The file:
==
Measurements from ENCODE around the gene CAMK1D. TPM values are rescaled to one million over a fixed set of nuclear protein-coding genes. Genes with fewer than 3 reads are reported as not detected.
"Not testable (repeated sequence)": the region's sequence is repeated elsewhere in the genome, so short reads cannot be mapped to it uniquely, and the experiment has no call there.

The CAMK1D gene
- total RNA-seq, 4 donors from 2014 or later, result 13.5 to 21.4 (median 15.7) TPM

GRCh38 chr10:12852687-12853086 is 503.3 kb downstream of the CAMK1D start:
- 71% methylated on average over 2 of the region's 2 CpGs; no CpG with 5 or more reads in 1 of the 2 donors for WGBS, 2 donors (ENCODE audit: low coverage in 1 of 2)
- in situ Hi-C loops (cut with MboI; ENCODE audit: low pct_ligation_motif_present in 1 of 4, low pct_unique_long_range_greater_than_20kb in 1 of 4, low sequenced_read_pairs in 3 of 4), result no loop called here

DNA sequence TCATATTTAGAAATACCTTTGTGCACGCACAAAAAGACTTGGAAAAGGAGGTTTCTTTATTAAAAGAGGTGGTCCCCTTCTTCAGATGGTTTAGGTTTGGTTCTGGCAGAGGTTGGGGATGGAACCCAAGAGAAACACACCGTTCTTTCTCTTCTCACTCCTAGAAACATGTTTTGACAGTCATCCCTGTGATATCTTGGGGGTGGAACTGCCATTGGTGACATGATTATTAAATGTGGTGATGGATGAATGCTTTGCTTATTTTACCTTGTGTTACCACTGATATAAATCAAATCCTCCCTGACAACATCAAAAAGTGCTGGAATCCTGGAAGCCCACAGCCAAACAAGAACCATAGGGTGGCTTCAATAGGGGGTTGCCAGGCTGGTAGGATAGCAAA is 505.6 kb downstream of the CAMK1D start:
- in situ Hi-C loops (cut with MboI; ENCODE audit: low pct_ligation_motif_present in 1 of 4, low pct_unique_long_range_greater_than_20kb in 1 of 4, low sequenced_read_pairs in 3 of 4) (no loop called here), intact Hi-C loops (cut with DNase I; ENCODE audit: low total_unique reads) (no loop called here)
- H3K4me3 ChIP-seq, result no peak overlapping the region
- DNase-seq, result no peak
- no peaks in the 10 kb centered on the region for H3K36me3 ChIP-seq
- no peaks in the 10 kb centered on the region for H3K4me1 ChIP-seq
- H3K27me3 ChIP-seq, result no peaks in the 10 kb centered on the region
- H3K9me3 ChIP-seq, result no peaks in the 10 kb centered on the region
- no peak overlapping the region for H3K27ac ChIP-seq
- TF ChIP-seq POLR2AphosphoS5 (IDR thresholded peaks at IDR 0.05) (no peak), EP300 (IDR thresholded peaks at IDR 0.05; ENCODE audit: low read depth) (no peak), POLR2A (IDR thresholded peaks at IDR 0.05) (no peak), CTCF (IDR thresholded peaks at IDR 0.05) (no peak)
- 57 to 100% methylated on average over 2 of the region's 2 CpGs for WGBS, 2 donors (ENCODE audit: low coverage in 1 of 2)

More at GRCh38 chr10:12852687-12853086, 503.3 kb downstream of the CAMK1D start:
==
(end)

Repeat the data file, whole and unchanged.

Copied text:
Measurements from ENCODE around the gene CAMK1D. TPM values are rescaled to one million over a fixed set of nuclear protein-coding genes. Genes with fewer than 3 reads are reported as not detected.
"Not testable (repeated sequence)": the region's sequence is repeated elsewhere in the genome, so short reads cannot be mapped to it uniquely, and the experiment has no call there.

The CAMK1D gene
- total RNA-seq, 4 donors from 2014 or later, result 13.5 to 21.4 (median 15.7) TPM

GRCh38 chr10:12852687-12853086 is 503.3 kb downstream of the CAMK1D start:
- 71% methylated on average over 2 of the region's 2 CpGs; no CpG with 5 or more reads in 1 of the 2 donors for WGBS, 2 donors (ENCODE audit: low coverage in 1 of 2)
- in situ Hi-C loops (cut with MboI; ENCODE audit: low pct_ligation_motif_present in 1 of 4, low pct_unique_long_range_greater_than_20kb in 1 of 4, low sequenced_read_pairs in 3 of 4), result no loop called here

DNA sequence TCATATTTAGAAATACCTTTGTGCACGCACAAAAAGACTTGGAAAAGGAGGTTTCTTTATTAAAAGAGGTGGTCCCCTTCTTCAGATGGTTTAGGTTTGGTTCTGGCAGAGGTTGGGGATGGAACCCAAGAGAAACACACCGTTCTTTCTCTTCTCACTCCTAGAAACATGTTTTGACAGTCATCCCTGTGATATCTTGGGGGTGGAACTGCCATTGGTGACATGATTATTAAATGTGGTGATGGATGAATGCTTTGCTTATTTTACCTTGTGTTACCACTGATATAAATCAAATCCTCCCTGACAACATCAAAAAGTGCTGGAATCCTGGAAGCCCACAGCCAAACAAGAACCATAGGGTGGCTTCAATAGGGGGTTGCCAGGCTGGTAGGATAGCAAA is 505.6 kb downstream of the CAMK1D start:
- in situ Hi-C loops (cut with MboI; ENCODE audit: low pct_ligation_motif_present in 1 of 4, low pct_unique_long_range_greater_than_20kb in 1 of 4, low sequenced_read_pairs in 3 of 4) (no loop called here), intact Hi-C loops (cut with DNase I; ENCODE audit: low total_unique reads) (no loop called here)
- H3K4me3 ChIP-seq, result no peak overlapping the region
- DNase-seq, result no peak
- no peaks in the 10 kb centered on the region for H3K36me3 ChIP-seq
- no peaks in the 10 kb centered on the region for H3K4me1 ChIP-seq
- H3K27me3 ChIP-seq, result no peaks in the 10 kb centered on the region
- H3K9me3 ChIP-seq, result no peaks in the 10 kb centered on the region
- no peak overlapping the region for H3K27ac ChIP-seq
- TF ChIP-seq POLR2AphosphoS5 (IDR thresholded peaks at IDR 0.05) (no peak), EP300 (IDR thresholded peaks at IDR 0.05; ENCODE audit: low read depth) (no peak), POLR2A (IDR thresholded peaks at IDR 0.05) (no peak), CTCF (IDR thresholded peaks at IDR 0.05) (no peak)
- 57 to 100% methylated on average over 2 of the region's 2 CpGs for WGBS, 2 donors (ENCODE audit: low coverage in 1 of 2)

More at GRCh38 chr10:12852687-12853086, 503.3 kb downstream of the CAMK1D start: